The service, billed as a celebration of their lives, will include opportunities for guests to leave messages on “memory trees’’ established by the art faculty.

Students, colleagues, and friends gathered on campus yesterday for a memorial service for Davis and Johnson organized by the Council of African-American Faculty and the Minority Graduate Student Association. The event was closed to the media, but the program included reflections from students.

“Dr. Johnson was the reason I attended UAH, the way I made it through each semester, and the reason I will graduate,’’ one said.

Davis “was smart and innovative and pushed me to think outside the box,’’ another said. “She was a great influence without even realizing it and will be missed.’’

Also yesterday, the Harvard professor who was sent the mail bomb package in 1993 issued a statement expressing his condolences to the victims of the Alabama shootings.

“We hope that there is a thorough investigation into this recent crime, so that no one else will be victimized by such senseless violence,’’ Rosenberg said in the statement.

He had just returned home from a Caribbean vacation with his wife on Dec. 19, 1993, when he began opening a package addressed to “Mr. Paul Rosenberg M.D.’’ that had been brought in with the rest of the mail by his cat sitter. When Rosenberg saw wires and a cylinder inside, he and his wife fled the house and called police.

At the time, police said the bomb would have exploded and killed anyone in the vicinity if he had opened the end flaps of the package. They said the bombs did not detonate because Rosenberg had opened the package by cutting around the top of it with a knife.

The investigation by the US Postal Service, the ATF, and Newton police focused on Bishop, according to a law enforcement official who spoke on condition of anonymity Sunday.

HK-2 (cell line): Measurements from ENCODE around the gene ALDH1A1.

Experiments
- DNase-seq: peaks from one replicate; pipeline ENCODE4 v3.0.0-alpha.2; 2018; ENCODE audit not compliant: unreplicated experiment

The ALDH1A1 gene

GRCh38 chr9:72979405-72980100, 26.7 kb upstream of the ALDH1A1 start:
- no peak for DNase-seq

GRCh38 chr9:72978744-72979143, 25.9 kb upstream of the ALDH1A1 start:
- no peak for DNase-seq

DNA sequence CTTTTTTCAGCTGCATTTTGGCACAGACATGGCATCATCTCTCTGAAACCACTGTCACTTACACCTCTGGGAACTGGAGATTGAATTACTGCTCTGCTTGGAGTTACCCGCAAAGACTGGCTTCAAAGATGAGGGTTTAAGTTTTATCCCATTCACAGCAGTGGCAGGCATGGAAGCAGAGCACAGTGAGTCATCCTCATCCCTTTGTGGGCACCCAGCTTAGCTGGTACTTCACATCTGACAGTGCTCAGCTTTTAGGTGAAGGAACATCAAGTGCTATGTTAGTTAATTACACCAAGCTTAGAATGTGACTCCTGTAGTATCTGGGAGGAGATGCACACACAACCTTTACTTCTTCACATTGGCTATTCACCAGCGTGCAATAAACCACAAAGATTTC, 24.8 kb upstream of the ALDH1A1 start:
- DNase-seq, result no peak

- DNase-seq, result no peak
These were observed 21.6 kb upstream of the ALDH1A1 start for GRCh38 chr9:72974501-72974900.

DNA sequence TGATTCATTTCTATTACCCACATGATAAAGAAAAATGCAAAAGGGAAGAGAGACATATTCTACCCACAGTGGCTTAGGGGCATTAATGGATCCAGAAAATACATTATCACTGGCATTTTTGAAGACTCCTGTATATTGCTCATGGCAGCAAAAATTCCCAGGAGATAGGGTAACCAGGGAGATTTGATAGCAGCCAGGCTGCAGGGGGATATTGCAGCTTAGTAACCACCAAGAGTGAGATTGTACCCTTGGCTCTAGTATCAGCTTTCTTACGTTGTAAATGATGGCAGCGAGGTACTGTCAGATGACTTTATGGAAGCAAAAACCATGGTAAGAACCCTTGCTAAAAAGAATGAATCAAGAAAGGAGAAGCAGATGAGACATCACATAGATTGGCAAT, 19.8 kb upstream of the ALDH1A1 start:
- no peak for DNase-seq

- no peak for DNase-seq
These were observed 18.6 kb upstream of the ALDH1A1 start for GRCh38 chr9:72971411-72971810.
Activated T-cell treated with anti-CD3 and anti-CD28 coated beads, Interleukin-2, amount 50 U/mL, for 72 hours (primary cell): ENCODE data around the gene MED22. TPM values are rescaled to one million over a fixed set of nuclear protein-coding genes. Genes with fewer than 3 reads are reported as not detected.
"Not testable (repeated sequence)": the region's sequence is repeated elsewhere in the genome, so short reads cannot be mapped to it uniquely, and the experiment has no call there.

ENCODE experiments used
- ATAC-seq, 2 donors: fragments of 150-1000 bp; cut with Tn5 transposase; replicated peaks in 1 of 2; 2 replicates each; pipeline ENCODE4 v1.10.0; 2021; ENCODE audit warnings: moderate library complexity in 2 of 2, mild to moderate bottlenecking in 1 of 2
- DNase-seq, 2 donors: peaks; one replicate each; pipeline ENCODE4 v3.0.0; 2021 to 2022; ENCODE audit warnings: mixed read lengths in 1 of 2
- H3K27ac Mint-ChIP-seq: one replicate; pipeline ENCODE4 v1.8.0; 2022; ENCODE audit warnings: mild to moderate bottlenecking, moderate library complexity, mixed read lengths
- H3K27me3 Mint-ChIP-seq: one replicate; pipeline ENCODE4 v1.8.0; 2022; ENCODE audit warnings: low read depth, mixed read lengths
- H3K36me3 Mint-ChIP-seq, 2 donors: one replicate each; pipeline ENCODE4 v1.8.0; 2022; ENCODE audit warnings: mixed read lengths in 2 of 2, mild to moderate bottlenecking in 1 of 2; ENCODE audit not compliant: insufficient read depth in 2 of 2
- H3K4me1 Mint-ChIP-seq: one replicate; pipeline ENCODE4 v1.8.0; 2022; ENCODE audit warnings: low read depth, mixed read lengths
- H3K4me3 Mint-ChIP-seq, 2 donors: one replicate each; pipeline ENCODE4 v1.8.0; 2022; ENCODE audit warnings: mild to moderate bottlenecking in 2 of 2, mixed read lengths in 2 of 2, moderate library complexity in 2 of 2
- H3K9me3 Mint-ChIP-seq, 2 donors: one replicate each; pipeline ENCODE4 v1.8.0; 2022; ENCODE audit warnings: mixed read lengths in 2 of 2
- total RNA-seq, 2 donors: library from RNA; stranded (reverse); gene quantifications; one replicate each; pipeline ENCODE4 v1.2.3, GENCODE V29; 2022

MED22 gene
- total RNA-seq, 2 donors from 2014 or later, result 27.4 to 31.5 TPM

“She was the suspect early on,’’ said the official, who was not authorized to speak publicly about the case.

Bishop and Anderson’s home was searched in the investigation, and both were questioned, the official said.

No one was ever exonerated, but federal prosecutors concluded that the evidence collected was circumstantial and not sufficient to warrant charges, according to the official.

In the past week, there have been several revelations about Bishop’s past. surfaced. On Saturday, Braintree police disclosed that in 1986 Bishop killed her brother in a shooting that was declared accidental.

On Sunday came a report that she was a suspect in the attempted mail bombing. Monday brought news that an auto body mechanic said Bishop had held him and another worker at gunpoint after shooting her brother.

On Tuesday and Wednesday, prosecutors said Bishop should have been charged in the attempted holdup, and a police report showed Bishop assaulted a woman in 2002 over a child seat at an International House of Pancakes.

Through it all, a public spotlight has been cast on Bishop’s husband, who continues to care for the couple’s four children at their Huntsville home.

On Wednesday, he blamed the news media for discrepancies in his statements.

“That’s why they say, don’t say anything to anybody,’’ he said. “Everything I say has been held against us. . . . Things have come back wrong.’’

This morning, an interview with Anderson is scheduled to air on “Good Morning America.’’

Eric Moskowitz of the Globe staff contributed to this report. Donovan Slack can be reached at dslack@globe.com.